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A spirit duplicator (also referred to as a Rexograph or Ditto machine in North America, Banda machine in the UK, Gestetner machine in Australia) is a printing method invented in 1923 by Wilhelm Ritzerfeld that was commonly used for much of the rest of the 20th century. The term "spirit duplicator" refers to the alcohols that were a major component of the solvents used as "inks" in these machines. The device coexisted alongside the mimeograph.
Spirit duplicators were used mainly by schools, churches, clubs, and other small organizations, such as in the production of fanzines, because of the limited number of copies one could make from an original, along with the low cost (and corresponding low quality) of copying.
The spirit duplicator was invented in 1923 by Wilhelm Ritzerfeld. The best-known manufacturer in the United States and the world was Ditto Corporation of Illinois. Copiers in the United Kingdom were commonly manufactured by Associated Automation Ltd of Willesden, London NW10, a subsidiary company of the computer makers Elliott-Automation Ltd for the Block & Anderson company, under their "Banda" brand. In both cases the trademark became a generic name for both the copiers and the process in their respective markets.
The faintly sweet aroma of pages fresh off the duplicator was a feature of school life in the spirit-duplicator era.
The duplicator uses two-ply "spirit masters", also called "master sheets". The first sheet can be typed, drawn, or written upon. The second sheet is coated with a layer of wax that had been impregnated with one of a variety of colorants. The pressure of writing or typing on the first sheet transfers the colored wax from the second sheet to the shiny/coated back side of the first sheet, producing a mirror image. This produces the same result as a sheet of carbon paper put in backwards. The two sheets are then separated, and the first sheet is fastened onto the drum of the machine, with the back side facing out, acting as a printing plate.
There is no separate ink used in spirit duplication, as the wax transferred to the back side of the first sheet contains the ink. As the paper to be printed moves through the printer, the solvent is spread across each sheet by an absorbent wick. When the solvent-impregnated paper comes into contact with the back side of the first sheet, it dissolves just enough of the pigmented wax to print the image onto the paper as it goes under the printing drum. One master can produce 40 or so good copies; after that, the copies gradually become paler as the colored wax is used up.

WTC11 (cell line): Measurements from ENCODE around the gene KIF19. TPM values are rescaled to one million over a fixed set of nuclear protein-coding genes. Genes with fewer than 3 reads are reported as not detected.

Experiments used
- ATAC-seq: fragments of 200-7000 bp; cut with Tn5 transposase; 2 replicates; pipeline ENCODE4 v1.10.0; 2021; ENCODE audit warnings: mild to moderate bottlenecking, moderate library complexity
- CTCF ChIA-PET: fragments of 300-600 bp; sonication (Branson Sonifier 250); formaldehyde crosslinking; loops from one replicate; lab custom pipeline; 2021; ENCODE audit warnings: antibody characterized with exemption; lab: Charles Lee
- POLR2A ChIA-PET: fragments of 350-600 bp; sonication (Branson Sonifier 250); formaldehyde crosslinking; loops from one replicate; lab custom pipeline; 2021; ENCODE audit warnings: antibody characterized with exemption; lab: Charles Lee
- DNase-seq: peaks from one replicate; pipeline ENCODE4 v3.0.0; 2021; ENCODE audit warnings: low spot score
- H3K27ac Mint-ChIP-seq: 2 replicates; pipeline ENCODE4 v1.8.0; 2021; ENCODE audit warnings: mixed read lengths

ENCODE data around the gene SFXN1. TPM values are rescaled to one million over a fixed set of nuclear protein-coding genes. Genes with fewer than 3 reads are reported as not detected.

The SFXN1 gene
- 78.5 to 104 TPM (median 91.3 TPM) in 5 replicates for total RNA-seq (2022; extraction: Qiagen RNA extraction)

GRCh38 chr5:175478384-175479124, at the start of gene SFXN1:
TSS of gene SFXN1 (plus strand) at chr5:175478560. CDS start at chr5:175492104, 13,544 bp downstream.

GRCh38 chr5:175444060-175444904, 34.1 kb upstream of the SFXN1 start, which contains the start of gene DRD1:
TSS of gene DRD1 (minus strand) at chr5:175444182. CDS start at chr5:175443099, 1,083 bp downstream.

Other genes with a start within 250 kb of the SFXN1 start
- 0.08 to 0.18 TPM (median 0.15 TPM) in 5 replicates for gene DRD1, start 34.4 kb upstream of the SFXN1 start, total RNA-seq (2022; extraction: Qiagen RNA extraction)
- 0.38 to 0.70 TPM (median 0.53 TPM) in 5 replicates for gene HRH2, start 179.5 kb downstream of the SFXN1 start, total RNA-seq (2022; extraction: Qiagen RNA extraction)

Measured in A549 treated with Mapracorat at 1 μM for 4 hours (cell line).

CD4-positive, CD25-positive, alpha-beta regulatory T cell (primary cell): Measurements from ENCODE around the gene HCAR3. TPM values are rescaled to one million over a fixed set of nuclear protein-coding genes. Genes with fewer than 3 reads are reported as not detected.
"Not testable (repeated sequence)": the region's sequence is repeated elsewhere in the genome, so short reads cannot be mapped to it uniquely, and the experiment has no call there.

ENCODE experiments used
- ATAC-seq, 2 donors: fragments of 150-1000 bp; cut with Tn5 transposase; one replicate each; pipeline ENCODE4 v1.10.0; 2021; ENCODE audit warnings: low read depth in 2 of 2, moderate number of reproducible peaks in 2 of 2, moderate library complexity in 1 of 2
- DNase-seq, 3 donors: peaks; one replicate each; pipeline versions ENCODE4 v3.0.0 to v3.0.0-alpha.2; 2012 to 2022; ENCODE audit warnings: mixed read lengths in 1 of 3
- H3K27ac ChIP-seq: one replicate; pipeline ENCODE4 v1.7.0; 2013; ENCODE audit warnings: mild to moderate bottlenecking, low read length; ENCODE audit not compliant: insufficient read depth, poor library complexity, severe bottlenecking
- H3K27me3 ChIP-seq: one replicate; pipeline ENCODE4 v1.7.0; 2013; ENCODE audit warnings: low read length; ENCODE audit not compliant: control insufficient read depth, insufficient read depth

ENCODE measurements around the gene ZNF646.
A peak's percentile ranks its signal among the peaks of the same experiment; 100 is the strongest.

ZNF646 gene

The usual wax color was aniline purple (mauve), a cheap, moderately durable pigment that provided good contrast, but masters were also manufactured in red, green, blue, black, and the hard-to-find orange, yellow, and brown. All except black reproduced in pastel shades: pink, mint, sky blue, and so on.
Spirit duplicators had the useful ability to print multiple colors in a single pass, which made them popular with cartoonists. Multi-colored designs could be made by swapping out the waxed second sheets; for instance, shading in only the red portion of an illustration while the top sheet was positioned over a red-waxed second sheet. This was possible, because the duplicating fluid was not ink, but a clear solvent.
The duplicating fluid typically consisted of a 50/50 mix of isopropanol and methanol, both of which were inexpensive, readily available in quantity, evaporated quickly, and would not wrinkle the paper.
In 1938, a nonflammable solvent was invented by Johan Bjorksten to allow the possibility of using electrically driven machines without the concern of the flammability of pure methyl/ethyl alcohol. "A composition composed of 10% of trichlorofluoromethane and 90% of a mixture of 50% methyl alcohol, 40% ethyl alcohol, 5% water and 5% of ethylene glycol mono-ethyl ether. This solvent mixture is non-flammable in the closed space of the reservoir and has a flash point of 100 °F when fully exposed to air. The solvent mixture has a pleasant odor, reduced toxicity and gives at least as good copies as the duplication liquid before the addition of the trichlorofluoromethane. It is believed that the high efficiency of trichlorofluoromethane as a flame reducing agent is due to the fact that its boiling point is sufficiently low as to cause the formation of a non-flammable vapor film on the surface of the organic solvent, with sufficiently high boiling point as to be substantially retained by the solvents even at high summer temperatures."
Dittoed copies now pose a serious challenge to archivists responsible for historic document and artistic preservation. Dittoed images gradually fade with exposure to ultraviolet light, limiting their usability for permanent labels and signage. Fluorescent lighting emits small amounts of ultraviolet light. When exposed to direct sunlight ditto copies can fade to illegibility in less than a month. The low-quality paper often used would yellow and degrade due to residual acid in the untreated pulp. In the worst case, old copies can crumble into small particles when handled.
'[D]itto,' a word — and a smell — that snaps many of us right back to our youth.